Anyone moving into the southern part of the country may be surprised to know that many homes have no basements or have unfinished ones. This is unlike their counterparts in the north. Given the huge number of homes without below-grade areas, it’s important to understand what’s behind their omission. Read on to find the answers.
Why Do Southern Homes Lack Basements?
In many parts of the south from Florida to coastal Virginia and as far west as California, the vast majority of homes were never built with basements. Instead, they have outdoor storage sheds and attic storage in place of basements. There are a number of reasons for this.
Damp soil is the major culprit in most cases of missing basements in the southern states. Most parts of Florida, Louisiana, and eastern Texas have swaths of wetland or swamps or significant coastlines. So, there’s just too much water underground to make basement construction feasible.
Water, in some cases, is less than one meter (3.3 feet) deep. This is less than the required eight or more feet for basements. The high water table makes it difficult to construct a basement.
What this means is the soils are going to have unusually high moisture concentrations. Any attempt to build a basement in such areas will make the basement vulnerable to flooding. While it’s possible to use a relief well, it’s not a cheaper option. There’s also the possibility that the well’s pump could break.
Another reason basements are rare in the south has to do with soil composition. Most of these states have high concentrations of clay. This soil tends to expand and contract depending on the weather conditions. When wet, the soil expands, and when it’s dry, this soil shrinks. Their shrink-swell cycles make them unsuitable for foundation construction as it results in foundational movement that’s damaging to any home.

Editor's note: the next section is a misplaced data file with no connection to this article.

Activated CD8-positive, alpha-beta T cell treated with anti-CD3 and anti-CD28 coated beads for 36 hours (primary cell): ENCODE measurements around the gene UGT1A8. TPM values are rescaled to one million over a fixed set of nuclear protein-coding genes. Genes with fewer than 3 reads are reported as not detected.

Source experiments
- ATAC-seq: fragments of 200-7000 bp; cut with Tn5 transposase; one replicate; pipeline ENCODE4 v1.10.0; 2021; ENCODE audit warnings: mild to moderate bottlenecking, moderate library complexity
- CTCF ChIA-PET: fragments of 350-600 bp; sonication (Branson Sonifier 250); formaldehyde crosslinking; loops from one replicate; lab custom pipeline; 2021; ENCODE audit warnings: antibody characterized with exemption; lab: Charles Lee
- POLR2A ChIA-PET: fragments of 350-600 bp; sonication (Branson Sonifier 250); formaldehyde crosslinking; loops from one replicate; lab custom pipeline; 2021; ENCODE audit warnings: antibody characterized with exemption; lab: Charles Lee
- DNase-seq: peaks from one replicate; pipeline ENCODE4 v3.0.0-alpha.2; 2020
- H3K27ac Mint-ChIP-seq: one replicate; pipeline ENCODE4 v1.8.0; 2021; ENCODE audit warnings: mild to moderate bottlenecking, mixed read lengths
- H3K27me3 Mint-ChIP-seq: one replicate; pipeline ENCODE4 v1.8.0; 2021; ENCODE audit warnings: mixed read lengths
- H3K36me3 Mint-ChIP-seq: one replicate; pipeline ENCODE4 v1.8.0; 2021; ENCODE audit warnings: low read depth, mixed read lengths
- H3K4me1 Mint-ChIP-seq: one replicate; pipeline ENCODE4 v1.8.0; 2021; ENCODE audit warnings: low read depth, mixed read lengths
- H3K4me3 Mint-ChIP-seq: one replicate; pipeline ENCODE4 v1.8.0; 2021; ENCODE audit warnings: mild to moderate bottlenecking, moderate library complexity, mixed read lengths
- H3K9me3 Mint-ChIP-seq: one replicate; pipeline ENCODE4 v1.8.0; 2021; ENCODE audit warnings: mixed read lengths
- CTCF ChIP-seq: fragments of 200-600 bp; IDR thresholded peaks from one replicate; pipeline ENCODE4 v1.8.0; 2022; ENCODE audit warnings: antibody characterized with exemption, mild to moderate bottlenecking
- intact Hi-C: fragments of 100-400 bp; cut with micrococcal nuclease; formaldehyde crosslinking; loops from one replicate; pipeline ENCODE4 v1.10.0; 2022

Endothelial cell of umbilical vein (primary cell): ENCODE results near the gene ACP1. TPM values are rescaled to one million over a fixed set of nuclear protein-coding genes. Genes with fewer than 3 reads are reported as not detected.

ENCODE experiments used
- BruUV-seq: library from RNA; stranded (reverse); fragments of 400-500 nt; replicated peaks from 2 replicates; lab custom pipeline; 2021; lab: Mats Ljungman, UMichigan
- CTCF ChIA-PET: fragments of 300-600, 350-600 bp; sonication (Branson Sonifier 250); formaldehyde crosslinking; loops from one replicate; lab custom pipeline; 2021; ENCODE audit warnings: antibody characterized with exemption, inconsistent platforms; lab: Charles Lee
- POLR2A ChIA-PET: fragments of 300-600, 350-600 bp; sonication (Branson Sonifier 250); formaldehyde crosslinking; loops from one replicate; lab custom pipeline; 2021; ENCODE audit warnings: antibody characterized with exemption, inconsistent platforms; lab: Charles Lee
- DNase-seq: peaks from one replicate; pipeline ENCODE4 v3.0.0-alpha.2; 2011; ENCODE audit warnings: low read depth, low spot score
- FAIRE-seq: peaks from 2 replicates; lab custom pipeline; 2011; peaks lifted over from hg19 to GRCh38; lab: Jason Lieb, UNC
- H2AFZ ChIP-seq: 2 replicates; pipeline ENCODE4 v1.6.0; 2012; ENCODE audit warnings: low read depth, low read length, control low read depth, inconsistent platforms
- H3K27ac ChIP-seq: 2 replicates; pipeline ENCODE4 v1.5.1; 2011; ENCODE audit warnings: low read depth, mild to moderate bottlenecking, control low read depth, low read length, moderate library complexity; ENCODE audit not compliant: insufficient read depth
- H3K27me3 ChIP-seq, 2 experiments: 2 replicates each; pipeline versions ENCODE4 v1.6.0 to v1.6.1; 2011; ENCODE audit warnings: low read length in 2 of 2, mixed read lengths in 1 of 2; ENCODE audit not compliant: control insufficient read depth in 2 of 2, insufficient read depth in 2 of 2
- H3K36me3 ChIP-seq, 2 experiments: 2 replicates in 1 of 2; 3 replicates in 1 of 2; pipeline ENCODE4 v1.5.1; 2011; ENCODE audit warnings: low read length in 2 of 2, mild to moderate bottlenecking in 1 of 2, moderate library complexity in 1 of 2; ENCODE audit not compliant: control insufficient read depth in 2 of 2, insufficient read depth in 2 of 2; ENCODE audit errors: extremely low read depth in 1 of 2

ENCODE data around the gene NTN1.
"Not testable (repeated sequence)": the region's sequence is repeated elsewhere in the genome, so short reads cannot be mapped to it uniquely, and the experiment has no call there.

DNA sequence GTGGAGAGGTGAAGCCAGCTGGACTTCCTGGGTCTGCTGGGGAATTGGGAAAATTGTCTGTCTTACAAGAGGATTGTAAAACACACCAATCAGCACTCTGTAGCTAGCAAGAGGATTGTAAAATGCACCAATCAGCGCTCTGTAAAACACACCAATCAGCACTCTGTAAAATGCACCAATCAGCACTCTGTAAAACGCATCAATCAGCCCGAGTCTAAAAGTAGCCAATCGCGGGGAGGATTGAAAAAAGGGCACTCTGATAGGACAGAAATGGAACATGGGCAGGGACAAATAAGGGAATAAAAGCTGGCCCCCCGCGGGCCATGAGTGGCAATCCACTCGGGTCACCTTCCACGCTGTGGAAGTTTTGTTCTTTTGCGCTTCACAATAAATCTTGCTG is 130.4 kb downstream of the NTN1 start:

Foundations ought to lie below the frost line so that piping that runs through them won’t freeze and crack. In cold climates, the frost line is usually several feet below the ground. This explains why northern homes have basements. For starters, it’s easier to build a basement if the foundation goes several feet into the soil.
In some places in the South, the frost line tends to lie closer to the surface. For this reason, home builders don’t bother to construct basements, as the costs are prohibitive.
Many southern states have shallow soil layers and harder layers such as limestone bedrock. Excavating such a mass of rock is no small task. You’ll have to get some serious machines and enlist the help of an engineer. If you’re in the south and want to create a basement, you should first get an estimate of the excavation costs before your construction work starts.
What to Do Without a Basement
If you are a northerner who wishes to move into a home with a basement in Orlando, FL, or anywhere south, you will have to factor all the above things before you add a basement to your new home. The costs may be higher, and comprehensive waterproofing including encapsulation may not be feasible.
If your southern home has a crawl space, you can potentially use this area under your home for storage as long as it is properly waterproofed and encapsulated. This is not a viable living space, however, and the tremendous and dangerous undertaking of digging out a crawl space into a basement is a service any good contractor will advise against.
If you want to enhance the health, safety, and functionality of your home’s crawl space, don’t hesitate to talk to the crawl space or foundation contractors serving Orlando, FL, to explore your options. They can provide you with options to keep water and moisture out of your crawl space so it stays safe all year round.
Contact Florida Foundation Authority to schedule a free inspection and repaur quote or to discuss your specific problem with a waterproofing expert.